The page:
The Liberation of Kherson Is More Important Than We're Being Told

AP Photo/Inna Varenytsia

Liberating Kherson on Friday might be a bigger deal in the Ukraine War than even all the news hype suggests.

Russia’s opening blitz against the capital of Kyiv stalled because Russian logistics couldn’t support enough troops and vehicles to take the city. The retreat was performed in mostly good order, but not before some of Russia’s best-trained and best-armed forces became casualties.


A similar effort to take Kharkiv never fully materialized, even though Kharkiv is much closer to the Russian border than Kyiv is.

The offensive in Donbas captured many settlements, but at great expense — and Russia’s offensive power culminated in July and has been in a ruinous stall ever since.

The only place where Russia enjoyed unambiguous success was in Ukraine’s south, in the Kherson and Zaporizhia oblasts (regions).

Of the four oblasts illegally (and fruitlessly) “annexed” on Russian strongman Vladimir Putin’s order in September, Kherson city was the only one of the four regional capitals actually under Russian control.

No longer.

Faced with an impossible logistical situation — thanks in no small part to precision HIMARS strikes — Russian commander General Sergei Surovikin last week ordered his forces to abandon Kherson Oblast west of the Dnipro River, including the capital city.

In a breaking news item, Russian forces are “retreating a further 15-20km from the east bank of the Dnipro due to the risk of being in range of Ukraine artillery.” [Emphasis added]

They couldn’t hold the right bank of the Dnipro. Days later, they’re ceding the left bank.

Putin’s annexation is a joke.

So now what?

That depends — are we talking militarily, diplomatically, or politically?

Let’s take those three one at a time.

Militarily, almost all you need to know is summed up in this one geolocated video from Russia’s crown jewel in the Black Sea.


That’s right: Russian forces are building fortifications in Crimea, indicating that Moscow doesn’t expect to hold on to the conquered lands they still hold in Kherson or even further east in Zaporizhia.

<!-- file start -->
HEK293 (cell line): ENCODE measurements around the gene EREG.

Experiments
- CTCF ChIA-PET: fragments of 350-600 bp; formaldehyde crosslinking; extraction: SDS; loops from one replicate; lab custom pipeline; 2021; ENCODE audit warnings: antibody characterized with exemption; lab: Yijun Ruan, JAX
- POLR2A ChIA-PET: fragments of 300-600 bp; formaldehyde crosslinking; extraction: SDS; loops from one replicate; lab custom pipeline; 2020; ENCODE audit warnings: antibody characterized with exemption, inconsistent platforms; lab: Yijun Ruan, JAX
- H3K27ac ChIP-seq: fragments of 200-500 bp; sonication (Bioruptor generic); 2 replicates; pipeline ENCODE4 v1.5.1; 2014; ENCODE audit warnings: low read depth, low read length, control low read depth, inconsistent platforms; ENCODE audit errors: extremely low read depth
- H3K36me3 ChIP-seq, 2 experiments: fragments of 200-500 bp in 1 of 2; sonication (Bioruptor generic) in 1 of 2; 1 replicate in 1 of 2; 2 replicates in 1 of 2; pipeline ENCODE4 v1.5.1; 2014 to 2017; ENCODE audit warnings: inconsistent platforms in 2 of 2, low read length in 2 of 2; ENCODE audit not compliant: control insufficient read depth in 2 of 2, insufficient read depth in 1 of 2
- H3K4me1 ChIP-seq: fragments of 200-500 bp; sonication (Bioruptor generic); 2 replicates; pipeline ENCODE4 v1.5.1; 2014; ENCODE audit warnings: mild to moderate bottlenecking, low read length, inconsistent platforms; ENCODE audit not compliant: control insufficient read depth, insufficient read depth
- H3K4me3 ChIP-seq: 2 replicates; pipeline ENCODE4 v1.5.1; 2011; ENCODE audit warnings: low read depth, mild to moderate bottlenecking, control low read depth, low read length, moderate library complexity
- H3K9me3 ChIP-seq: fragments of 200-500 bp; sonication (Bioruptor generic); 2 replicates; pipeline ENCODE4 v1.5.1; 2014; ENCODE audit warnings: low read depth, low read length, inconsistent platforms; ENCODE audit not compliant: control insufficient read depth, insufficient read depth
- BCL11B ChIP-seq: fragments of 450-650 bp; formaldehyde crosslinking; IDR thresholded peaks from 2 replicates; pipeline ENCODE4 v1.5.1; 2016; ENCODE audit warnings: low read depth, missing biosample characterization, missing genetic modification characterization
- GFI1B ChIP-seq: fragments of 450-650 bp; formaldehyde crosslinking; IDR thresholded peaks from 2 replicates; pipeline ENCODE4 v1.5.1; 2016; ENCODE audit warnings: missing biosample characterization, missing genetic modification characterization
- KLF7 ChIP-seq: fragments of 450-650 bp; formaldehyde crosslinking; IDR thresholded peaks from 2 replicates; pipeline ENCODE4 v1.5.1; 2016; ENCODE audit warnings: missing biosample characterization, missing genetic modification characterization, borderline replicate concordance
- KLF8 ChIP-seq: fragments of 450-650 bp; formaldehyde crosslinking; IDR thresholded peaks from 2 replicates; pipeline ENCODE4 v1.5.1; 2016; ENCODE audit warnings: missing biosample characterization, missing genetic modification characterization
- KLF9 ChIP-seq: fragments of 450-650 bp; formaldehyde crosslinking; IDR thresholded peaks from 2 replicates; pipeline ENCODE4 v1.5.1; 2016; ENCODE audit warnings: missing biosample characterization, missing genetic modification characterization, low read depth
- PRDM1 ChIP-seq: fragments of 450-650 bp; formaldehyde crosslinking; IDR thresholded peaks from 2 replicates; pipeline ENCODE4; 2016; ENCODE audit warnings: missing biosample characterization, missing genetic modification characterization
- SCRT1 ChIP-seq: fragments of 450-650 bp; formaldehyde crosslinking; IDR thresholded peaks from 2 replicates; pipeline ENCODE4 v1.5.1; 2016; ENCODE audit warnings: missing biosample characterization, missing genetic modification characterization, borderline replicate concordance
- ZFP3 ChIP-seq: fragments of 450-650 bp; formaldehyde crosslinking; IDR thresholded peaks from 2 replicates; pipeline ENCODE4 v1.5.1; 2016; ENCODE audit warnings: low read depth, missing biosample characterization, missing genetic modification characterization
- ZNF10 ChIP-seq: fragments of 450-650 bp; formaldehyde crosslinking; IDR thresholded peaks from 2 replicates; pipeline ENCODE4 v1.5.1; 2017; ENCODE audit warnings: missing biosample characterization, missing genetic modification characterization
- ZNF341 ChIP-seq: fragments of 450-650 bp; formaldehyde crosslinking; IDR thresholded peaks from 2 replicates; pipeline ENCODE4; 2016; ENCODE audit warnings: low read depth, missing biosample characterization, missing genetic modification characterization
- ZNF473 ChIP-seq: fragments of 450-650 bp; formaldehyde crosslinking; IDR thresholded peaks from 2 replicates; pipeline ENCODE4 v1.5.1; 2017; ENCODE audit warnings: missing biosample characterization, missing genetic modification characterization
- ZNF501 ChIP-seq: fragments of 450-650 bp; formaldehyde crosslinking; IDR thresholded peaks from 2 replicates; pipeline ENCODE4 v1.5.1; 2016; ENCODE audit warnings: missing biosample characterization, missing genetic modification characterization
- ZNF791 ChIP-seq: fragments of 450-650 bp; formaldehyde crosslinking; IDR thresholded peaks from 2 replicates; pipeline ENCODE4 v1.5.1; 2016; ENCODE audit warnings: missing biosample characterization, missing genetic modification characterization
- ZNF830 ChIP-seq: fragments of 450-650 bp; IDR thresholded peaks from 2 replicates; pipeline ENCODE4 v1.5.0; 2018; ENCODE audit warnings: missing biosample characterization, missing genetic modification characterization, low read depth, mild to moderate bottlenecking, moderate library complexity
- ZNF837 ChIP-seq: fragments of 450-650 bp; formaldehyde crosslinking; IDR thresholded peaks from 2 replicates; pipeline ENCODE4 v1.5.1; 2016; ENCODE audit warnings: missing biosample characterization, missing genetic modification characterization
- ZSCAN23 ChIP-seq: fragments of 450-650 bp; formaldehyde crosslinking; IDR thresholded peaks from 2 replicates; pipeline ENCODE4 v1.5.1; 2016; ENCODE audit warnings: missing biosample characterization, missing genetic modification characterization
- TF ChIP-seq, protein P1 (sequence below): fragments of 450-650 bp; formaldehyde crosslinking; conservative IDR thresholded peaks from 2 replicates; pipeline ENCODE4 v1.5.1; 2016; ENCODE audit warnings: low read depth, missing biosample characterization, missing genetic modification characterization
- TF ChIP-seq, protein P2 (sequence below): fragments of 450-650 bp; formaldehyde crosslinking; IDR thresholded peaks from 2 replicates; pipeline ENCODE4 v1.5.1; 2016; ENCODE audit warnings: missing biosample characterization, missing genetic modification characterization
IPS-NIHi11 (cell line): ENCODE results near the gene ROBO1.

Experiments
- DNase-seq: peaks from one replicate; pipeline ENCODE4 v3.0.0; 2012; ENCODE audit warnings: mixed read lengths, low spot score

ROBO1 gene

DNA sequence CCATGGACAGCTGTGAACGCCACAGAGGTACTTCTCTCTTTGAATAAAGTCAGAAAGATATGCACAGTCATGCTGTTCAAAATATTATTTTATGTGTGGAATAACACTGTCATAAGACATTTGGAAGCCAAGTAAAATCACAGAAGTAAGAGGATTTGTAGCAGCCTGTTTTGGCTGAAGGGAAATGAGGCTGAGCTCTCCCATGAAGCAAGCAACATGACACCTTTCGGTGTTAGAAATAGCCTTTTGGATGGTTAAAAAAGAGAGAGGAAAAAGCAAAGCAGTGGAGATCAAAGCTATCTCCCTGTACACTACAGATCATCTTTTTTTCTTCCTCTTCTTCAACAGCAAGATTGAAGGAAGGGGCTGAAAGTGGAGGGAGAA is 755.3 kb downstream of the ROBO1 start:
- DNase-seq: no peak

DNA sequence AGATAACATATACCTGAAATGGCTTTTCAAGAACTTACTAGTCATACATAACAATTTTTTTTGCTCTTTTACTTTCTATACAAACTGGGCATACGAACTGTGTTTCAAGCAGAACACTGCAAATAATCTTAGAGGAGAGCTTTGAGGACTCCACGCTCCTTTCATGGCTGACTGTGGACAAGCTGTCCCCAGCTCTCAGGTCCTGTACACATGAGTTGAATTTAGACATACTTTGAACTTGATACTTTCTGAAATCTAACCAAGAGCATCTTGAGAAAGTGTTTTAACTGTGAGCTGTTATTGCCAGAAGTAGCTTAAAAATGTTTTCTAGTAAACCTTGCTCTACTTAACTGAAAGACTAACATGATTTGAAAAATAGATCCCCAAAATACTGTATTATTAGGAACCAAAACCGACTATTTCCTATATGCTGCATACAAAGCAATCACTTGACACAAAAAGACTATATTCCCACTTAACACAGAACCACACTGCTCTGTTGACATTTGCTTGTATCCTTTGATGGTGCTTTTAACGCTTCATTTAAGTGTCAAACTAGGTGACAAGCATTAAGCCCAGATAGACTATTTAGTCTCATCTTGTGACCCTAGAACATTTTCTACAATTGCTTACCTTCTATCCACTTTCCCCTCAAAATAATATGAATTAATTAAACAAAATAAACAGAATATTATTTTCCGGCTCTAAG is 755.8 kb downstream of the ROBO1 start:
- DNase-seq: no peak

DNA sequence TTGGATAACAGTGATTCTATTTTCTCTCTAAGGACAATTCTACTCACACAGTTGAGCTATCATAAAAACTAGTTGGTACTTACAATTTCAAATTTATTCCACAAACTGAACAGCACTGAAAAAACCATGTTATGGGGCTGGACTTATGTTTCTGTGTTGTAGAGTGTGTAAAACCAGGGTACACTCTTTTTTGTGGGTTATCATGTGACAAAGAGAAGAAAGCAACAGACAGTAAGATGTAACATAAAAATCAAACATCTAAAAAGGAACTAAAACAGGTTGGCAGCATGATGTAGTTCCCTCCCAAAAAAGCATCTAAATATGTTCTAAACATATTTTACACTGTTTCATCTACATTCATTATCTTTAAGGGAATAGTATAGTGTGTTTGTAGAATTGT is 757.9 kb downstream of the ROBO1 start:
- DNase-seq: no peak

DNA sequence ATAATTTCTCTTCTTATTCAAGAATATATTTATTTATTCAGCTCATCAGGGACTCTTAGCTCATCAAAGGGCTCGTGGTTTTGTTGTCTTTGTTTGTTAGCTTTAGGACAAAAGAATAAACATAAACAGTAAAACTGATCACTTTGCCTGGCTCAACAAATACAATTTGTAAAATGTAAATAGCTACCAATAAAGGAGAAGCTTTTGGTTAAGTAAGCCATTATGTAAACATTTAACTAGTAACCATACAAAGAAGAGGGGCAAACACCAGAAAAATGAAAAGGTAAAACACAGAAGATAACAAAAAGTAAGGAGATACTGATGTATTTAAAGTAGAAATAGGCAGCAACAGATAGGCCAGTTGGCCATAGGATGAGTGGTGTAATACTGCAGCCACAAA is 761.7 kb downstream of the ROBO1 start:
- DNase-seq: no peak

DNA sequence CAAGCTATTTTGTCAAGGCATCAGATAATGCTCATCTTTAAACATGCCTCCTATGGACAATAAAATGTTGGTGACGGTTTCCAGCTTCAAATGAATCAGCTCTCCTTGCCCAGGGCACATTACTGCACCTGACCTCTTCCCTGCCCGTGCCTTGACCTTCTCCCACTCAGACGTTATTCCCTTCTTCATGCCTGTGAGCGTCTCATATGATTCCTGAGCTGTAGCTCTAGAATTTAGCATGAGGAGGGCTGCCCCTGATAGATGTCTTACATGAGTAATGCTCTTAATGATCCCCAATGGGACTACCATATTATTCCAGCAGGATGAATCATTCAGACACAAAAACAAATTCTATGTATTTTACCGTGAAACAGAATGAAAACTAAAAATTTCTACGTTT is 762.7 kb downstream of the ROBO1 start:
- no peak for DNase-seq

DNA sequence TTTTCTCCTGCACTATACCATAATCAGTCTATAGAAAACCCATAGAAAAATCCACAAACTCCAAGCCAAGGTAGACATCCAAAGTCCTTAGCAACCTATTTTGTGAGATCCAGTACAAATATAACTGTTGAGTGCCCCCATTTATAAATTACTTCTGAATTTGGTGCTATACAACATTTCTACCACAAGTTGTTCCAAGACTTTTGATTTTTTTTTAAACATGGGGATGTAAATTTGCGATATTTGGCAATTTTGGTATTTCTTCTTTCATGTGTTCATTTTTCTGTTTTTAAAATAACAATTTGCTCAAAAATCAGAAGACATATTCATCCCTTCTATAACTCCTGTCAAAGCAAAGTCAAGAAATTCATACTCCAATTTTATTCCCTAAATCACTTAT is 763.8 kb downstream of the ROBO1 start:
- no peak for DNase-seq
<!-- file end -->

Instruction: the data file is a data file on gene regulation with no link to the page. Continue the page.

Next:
Putin’s nearly bloodless taking of Crimea in 2014 is a matter of national and even personal pride. Ukraine President Volodymyr Zelenskyy vowed last month, “We will definitely liberate Crimea.” Putin promised in 2014 that Crimea is part of Russia “from now on and forever.”

Something’s gotta give, and lately, it’s Russian ground forces doing virtually all the giving.

But not in the air:

The question, as posed by 1945’s Robert Farley, is whether Russia can “terror bomb its way to victory in Ukraine.”

Both my gut and brain agree: No.

Putin can destroy a lot of infrastructure and murder a lot of civilians, but it takes boots on the ground to conquer a nation. We learned that lesson the hard way in Iraq, where our military’s “small footprint” strategy failed to pacify that nation. And the U.S. military had, unlike Russia in Ukraine, completely smashed the Iraqi military.


Diplomatically, there are reports that Putin has been “offered surrender terms by the West,” although “surrender” is too strong a word.

• Plan would see Russia give up all territory in Ukraine except Crimea, which would become demilitarised zone.

• In return, Putin and cronies would avoid war crimes prosecution and remain in power, Valery Solovey claimed.

This would be a peace deal — not a surrender of Russian forces, occupation of Moscow, or anything like that.

Is it true? I certainly hope so. I’ve been arguing for a “two-track” policy of arming Ukraine while seeking peace. There are a lot of details to work out, including the fate of tens of thousands of Ukrainian children kidnapped to Russia, but broadly speaking, the peace deal outlined above seems as equitable as is likely achievable.


Politically is where things get really interesting.

While Putin’s cronies might jump at a peace deal that lets them get back to the vital business of plundering Mother Russia, nationalist interests are less excited.

Popular fascist “philosopher” Aleksandr Dugin called last week for Putin to be executed after the retreat from Kherson. He went on to say, “The authorities in Russia can’t surrender anything else. The limit has been reached.”

Well, what are nationalists like Dugin to do when the rest of Kherson is abandoned and Crimea is under threat?

Russian politics are too opaque, and always have been, to hazard any guesses as to what might happen to Putin and his clique. But it does seem that preparations are being made in anticipation of some kind of sudden change.


ISW reported late last week that “Wagner Group financier Yevgeny Prigozhin continued to form parallel military structures in Belgorod and Kursk oblasts, even though there is no threat of a Ukrainian ground invasion into Russian territory.”

“Prigozhin will also likely continue to pursue the formation of parallel military structures more broadly to expand his own influence and standing in Russian political circles,” ISW writes, “and to develop his own private army.” [Emphasis mine]

It appears that there’s a growing force of privately-held ground units headed by a man with his own agenda.

Sleep tight, Comrade Putin.


Trending on PJ Media Videos

Join the conversation as a VIP Member